Use of Whole Genome Sequence Analysis To Improve Food Safety and Public Health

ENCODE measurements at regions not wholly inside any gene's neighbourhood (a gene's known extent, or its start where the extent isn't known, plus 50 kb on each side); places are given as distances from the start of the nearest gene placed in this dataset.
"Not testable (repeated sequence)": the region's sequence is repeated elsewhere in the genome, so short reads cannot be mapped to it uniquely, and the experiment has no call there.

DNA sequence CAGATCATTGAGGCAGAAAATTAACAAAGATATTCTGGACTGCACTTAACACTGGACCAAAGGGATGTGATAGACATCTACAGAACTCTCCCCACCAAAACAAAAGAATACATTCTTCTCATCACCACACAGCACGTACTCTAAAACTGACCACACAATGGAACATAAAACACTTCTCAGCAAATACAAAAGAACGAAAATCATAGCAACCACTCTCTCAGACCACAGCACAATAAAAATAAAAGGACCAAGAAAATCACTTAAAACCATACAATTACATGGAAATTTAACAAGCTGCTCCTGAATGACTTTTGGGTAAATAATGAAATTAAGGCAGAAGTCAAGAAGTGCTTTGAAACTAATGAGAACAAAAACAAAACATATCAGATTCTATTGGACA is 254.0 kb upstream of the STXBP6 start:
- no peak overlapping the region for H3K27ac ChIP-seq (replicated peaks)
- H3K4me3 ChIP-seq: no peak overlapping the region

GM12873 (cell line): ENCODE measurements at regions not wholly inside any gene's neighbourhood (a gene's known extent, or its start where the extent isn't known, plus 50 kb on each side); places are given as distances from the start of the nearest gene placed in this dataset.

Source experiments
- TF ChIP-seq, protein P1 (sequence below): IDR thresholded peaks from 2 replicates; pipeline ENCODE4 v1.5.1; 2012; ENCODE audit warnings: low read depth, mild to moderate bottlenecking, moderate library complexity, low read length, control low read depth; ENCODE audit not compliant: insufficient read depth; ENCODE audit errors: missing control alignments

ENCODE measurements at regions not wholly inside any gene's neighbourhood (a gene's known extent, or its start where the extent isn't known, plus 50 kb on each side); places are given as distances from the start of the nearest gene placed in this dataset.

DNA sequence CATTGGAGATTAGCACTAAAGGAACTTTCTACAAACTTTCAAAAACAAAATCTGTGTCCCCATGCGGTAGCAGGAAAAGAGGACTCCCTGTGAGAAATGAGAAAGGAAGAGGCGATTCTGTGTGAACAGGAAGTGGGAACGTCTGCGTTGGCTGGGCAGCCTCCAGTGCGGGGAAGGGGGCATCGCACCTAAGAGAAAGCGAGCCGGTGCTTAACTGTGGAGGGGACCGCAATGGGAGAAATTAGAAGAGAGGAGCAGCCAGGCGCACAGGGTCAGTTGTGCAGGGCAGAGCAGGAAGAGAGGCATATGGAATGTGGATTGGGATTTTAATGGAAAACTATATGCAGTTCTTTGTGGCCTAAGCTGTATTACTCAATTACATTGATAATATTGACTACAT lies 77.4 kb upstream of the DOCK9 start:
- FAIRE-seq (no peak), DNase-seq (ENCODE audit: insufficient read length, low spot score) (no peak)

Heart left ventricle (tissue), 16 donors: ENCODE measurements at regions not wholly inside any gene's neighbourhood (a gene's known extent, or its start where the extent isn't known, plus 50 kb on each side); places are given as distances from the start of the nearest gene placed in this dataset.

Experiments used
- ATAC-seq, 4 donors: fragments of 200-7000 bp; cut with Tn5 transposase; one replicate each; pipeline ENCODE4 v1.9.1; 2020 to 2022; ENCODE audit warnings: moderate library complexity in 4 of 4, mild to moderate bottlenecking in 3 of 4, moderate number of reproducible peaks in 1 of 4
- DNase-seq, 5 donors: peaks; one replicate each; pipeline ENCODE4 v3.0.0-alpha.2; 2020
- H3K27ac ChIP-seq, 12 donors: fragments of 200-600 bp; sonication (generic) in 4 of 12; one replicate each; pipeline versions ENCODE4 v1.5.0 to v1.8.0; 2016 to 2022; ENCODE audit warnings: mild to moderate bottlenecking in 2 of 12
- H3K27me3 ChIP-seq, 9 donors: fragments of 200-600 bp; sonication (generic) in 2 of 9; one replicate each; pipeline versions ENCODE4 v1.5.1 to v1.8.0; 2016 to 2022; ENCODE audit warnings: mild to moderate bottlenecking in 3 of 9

The Food Safety and Inspection Service (FSIS), with participation from the Food and Drug Administration (FDA), the Centers for Disease Control and Prevention (CDC), the National Center for Biotechnology Information (NCBI), and other stakeholders is hosting a public meeting to discuss FSIS' and other agencies' practices and plans for collecting and analyzing whole genome sequence (WGS) data of bacteria isolated from official samples, as well as the state of the science and other issues surrounding this technology. WGS analyses can determine sequence relatedness between bacterial isolates with higher resolution than other analytical methods, including pulsed-field gel electrophoresis (PFGE), FSIS' current method of characterizing bacteria. In addition, WGS analyses can characterize genes and other features of bacterial genomes. Currently, FSIS, local, State, and Federal public health and regulatory partners submit WGS data to a Federal public database, readily accessible to Federal and state partners, and other stakeholders, including regulated industry and consumers. Using this common database, Federal food safety partners can share information and collaborate on issues related to food safety and public health. FSIS intends to analyze WGS data using thoroughly vetted and scientifically accepted procedures and standards, along with epidemiological information and industry production and distribution records on amenable product, to carry out its public health mission. Inclusion of WGS analyses in decision-making will enhance foodborne outbreak investigations, as well as general decisions related to the use of data from routine verification sampling of establishments under FSIS jurisdiction. Industry, interested individuals, organizations, and other stakeholders are invited to participate in the meeting and comment on FSIS approaches for using WGS data within a regulatory framework.